by fred brack adp webmaster and audio describer july 12 2010 n.
Download
Skip this Video
Loading SlideShow in 5 Seconds..
Audio Description: What Works? - or - Describer vs. User Point of View PowerPoint Presentation
Download Presentation
Audio Description: What Works? - or - Describer vs. User Point of View

Loading in 2 Seconds...

play fullscreen
1 / 11

Audio Description: What Works? - or - Describer vs. User Point of View - PowerPoint PPT Presentation


  • 99 Views
  • Uploaded on

By Fred Brack ADP Webmaster and Audio Describer July 12, 2010. Audio Description: What Works? - or - Describer vs. User Point of View. Audio Description Project Conference, Phoenix, AZ. Introduction. Do describers “get it right”? Do users of description hear what they want/need?

loader
I am the owner, or an agent authorized to act on behalf of the owner, of the copyrighted work described.
capcha
Download Presentation

PowerPoint Slideshow about 'Audio Description: What Works? - or - Describer vs. User Point of View' - Gabriel


An Image/Link below is provided (as is) to download presentation

Download Policy: Content on the Website is provided to you AS IS for your information and personal use and may not be sold / licensed / shared on other websites without getting consent from its author.While downloading, if for some reason you are not able to download a presentation, the publisher may have deleted the file from their server.


- - - - - - - - - - - - - - - - - - - - - - - - - - E N D - - - - - - - - - - - - - - - - - - - - - - - - - -
Presentation Transcript
by fred brack adp webmaster and audio describer july 12 2010
By

Fred Brack

ADP Webmaster and Audio Describer

July 12, 2010

Audio Description:What Works?- or -Describer vs. User Point of View

Audio Description Project Conference, Phoenix, AZ

introduction
Introduction
  • Do describers “get it right”?
  • Do users of description hear what they want/need?
  • How do we know? How do we learn?
  • What description “habits” are annoying?
  • LET’S TALK ABOUT:
  • Over- and under-describing
  • Interpreting vs describing
  • How to handle race, facial expressions, lighting, and sexual situations
  • Accommodating congenitally vs adventitiously blind
our panel
Our Panel
  • Fred Brack, Describer, Arts Access, Raleigh, NC (Moderator)
  • Joel Snyder, Describer, Audio Description Associates, Takoma Park, MD
  • Bernd Benecke, Describer, Bayerischer Rundfunk, Munich, Germany
  • Dr. Francisco Lima, Associate Professor, Universidade Federal de Pernambuco in Recife, Brazil
  • Will Grignon, User, Attorney and President/Founder of WikiScribeIt!
congenitally blind considerations
Congenitally Blind Considerations
  • A describer may have two audiences:
    • congenitally blind people, and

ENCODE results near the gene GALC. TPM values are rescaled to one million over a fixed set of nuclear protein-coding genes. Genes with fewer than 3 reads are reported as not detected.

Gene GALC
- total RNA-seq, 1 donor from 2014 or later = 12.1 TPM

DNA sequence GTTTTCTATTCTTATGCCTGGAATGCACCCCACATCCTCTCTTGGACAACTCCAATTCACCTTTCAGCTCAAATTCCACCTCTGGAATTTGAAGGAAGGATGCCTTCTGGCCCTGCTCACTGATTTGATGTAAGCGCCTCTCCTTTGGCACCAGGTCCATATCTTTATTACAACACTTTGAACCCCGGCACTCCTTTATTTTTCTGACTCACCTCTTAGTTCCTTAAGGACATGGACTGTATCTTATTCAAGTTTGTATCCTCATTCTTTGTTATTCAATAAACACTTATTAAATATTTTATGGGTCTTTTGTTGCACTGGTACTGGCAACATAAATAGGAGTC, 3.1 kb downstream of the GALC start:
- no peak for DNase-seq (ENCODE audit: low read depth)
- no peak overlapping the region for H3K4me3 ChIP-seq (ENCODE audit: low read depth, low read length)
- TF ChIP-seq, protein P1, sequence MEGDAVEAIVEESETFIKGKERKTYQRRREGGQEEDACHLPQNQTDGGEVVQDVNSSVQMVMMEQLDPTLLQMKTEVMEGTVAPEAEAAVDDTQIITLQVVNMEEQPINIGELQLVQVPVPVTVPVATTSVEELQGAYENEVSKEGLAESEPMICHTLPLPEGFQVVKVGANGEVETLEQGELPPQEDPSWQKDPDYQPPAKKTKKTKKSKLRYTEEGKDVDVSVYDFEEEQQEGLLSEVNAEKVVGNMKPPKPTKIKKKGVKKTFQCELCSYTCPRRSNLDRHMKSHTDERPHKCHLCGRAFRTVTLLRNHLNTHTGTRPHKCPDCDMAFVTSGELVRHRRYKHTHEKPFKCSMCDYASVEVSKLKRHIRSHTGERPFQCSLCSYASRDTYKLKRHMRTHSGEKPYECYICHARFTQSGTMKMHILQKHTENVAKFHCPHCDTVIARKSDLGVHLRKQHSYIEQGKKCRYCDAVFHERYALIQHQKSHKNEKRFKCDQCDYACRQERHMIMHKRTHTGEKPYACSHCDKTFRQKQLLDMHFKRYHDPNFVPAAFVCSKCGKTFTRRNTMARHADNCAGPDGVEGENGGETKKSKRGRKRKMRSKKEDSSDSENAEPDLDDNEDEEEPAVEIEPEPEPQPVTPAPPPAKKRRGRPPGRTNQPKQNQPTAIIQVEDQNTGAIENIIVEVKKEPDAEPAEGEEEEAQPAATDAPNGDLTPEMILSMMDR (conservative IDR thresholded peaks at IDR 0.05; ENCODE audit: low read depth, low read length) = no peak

• low vision or previously sighted people
  • People who are congenitally blind do not understand some concepts that previously sighted and low vision people understand
  • They can get annoyed at some description efforts that are meaningless to them – but this is a compromise between serving two audiences
over describing
Over Describing
  • Tendency to “fill in the gaps” between spoken lines
  • Describer tend to overemphasize own role
  • Describers often “like the sound of their own voices”!
  • Need to honor “dramatic pauses”
  • What is important to convey?
  • What is not important?
  • “The phone/doorbell rings”
  • “He stands … he sits … he turns …”
  • What to do when there is little obvious need for description? (Hint: shut up!)
under describing
Under Describing
  • Missing key visual clues
  • Wordless action on stage with no description
  • “What’s going on?”
  • Failure to setup for:
    • a sight gag
    • loud noise
    • bright flashes, squirt guns, heat from fireworks
  • Describer “drifts off,” fails to engage
  • Sighted users constantly intermix visual and aural experience, but the AD patron gets only one input and has to try to “weigh” the importance of the AD with what else they hear

DISCUSSION

interpreting vs describing
Interpreting vs. Describing
  • Easier to state your interpretation than describe what you see
  • Not enough time to fully describe what you see, so you “conclude”
  • Must weigh time available for description and be concise
  • Choose your words carefully
  • Interpretations:
  • “John is ecstatic” vs “John smiles broadly and shakes both fists in the air”
  • “Mary nearly cries” vs “Mary bites her lip, closes her eyes, and lowers her head”

DISCUSSION

addressing race
Addressing Race
  • How and when to describe an actor’s race?
  • Simple answer: When it matters to the plot
  • But is that what users want?
  • A minority user might care to know if there are members of his or her race in the cast
  • A black user might care to know the difference in skin tones of African Americans in the cast
  • Is an actor “black” or multiracial? How do we know?
  • Is “Asian” good enough?

DISCUSSION

describing sexual situations
Describing Sexual Situations
  • How explicit should description get?
  • Consider how dominant “sex” is in the production
  • Consider the audience
  • Consider the context
  • “Describe what you see”
  • Use words consistent with the tone of the production

DISCUSSION

lighting
Lighting
  • What do we say about lighting?
  • “Fade to black”
  • “In a spotlight”
  • Mood (dim, dark, blue, bright)
  • Changing lighting in scene
  • Interpretation of what we say by congenitally blind users

DISCUSSION

wrapup
Wrapup
  • Few hard and fast rules
  • “Different strokes for different folks”
  • Must consider time available for description versus the “proper way” to do it
  • Weigh importance to plot
  • Don’t allow your users to be scared or wonder “what happened?”
  • Establish a system for evaluating your description by local users